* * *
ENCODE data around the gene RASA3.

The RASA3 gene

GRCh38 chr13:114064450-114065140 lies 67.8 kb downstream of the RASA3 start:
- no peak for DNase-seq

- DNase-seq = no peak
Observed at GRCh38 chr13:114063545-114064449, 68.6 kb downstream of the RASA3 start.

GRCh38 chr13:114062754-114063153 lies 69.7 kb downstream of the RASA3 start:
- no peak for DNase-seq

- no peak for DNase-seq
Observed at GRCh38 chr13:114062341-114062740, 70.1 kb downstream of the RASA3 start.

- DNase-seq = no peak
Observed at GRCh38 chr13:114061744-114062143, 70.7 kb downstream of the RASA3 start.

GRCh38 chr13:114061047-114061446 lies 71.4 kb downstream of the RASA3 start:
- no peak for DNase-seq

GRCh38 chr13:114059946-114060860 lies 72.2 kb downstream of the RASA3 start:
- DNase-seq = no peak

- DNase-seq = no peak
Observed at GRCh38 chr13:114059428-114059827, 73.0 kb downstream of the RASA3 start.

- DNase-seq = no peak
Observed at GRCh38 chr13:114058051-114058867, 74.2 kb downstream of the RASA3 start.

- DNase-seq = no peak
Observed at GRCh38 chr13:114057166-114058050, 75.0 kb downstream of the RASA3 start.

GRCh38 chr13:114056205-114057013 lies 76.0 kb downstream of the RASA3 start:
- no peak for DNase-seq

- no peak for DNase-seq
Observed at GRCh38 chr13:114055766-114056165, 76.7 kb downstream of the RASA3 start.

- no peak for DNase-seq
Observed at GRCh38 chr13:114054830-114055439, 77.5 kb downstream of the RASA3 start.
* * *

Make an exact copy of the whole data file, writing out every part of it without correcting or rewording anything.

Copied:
ENCODE data around the gene RASA3.

The RASA3 gene

GRCh38 chr13:114064450-114065140 lies 67.8 kb downstream of the RASA3 start:
- no peak for DNase-seq

- DNase-seq = no peak
Observed at GRCh38 chr13:114063545-114064449, 68.6 kb downstream of the RASA3 start.

GRCh38 chr13:114062754-114063153 lies 69.7 kb downstream of the RASA3 start:
- no peak for DNase-seq

- no peak for DNase-seq
Observed at GRCh38 chr13:114062341-114062740, 70.1 kb downstream of the RASA3 start.

- DNase-seq = no peak
Observed at GRCh38 chr13:114061744-114062143, 70.7 kb downstream of the RASA3 start.

GRCh38 chr13:114061047-114061446 lies 71.4 kb downstream of the RASA3 start:
- no peak for DNase-seq

GRCh38 chr13:114059946-114060860 lies 72.2 kb downstream of the RASA3 start:
- DNase-seq = no peak

- DNase-seq = no peak
Observed at GRCh38 chr13:114059428-114059827, 73.0 kb downstream of the RASA3 start.

- DNase-seq = no peak
Observed at GRCh38 chr13:114058051-114058867, 74.2 kb downstream of the RASA3 start.

- DNase-seq = no peak
Observed at GRCh38 chr13:114057166-114058050, 75.0 kb downstream of the RASA3 start.

GRCh38 chr13:114056205-114057013 lies 76.0 kb downstream of the RASA3 start:
- no peak for DNase-seq

- no peak for DNase-seq
Observed at GRCh38 chr13:114055766-114056165, 76.7 kb downstream of the RASA3 start.

- no peak for DNase-seq
Observed at GRCh38 chr13:114054830-114055439, 77.5 kb downstream of the RASA3 start.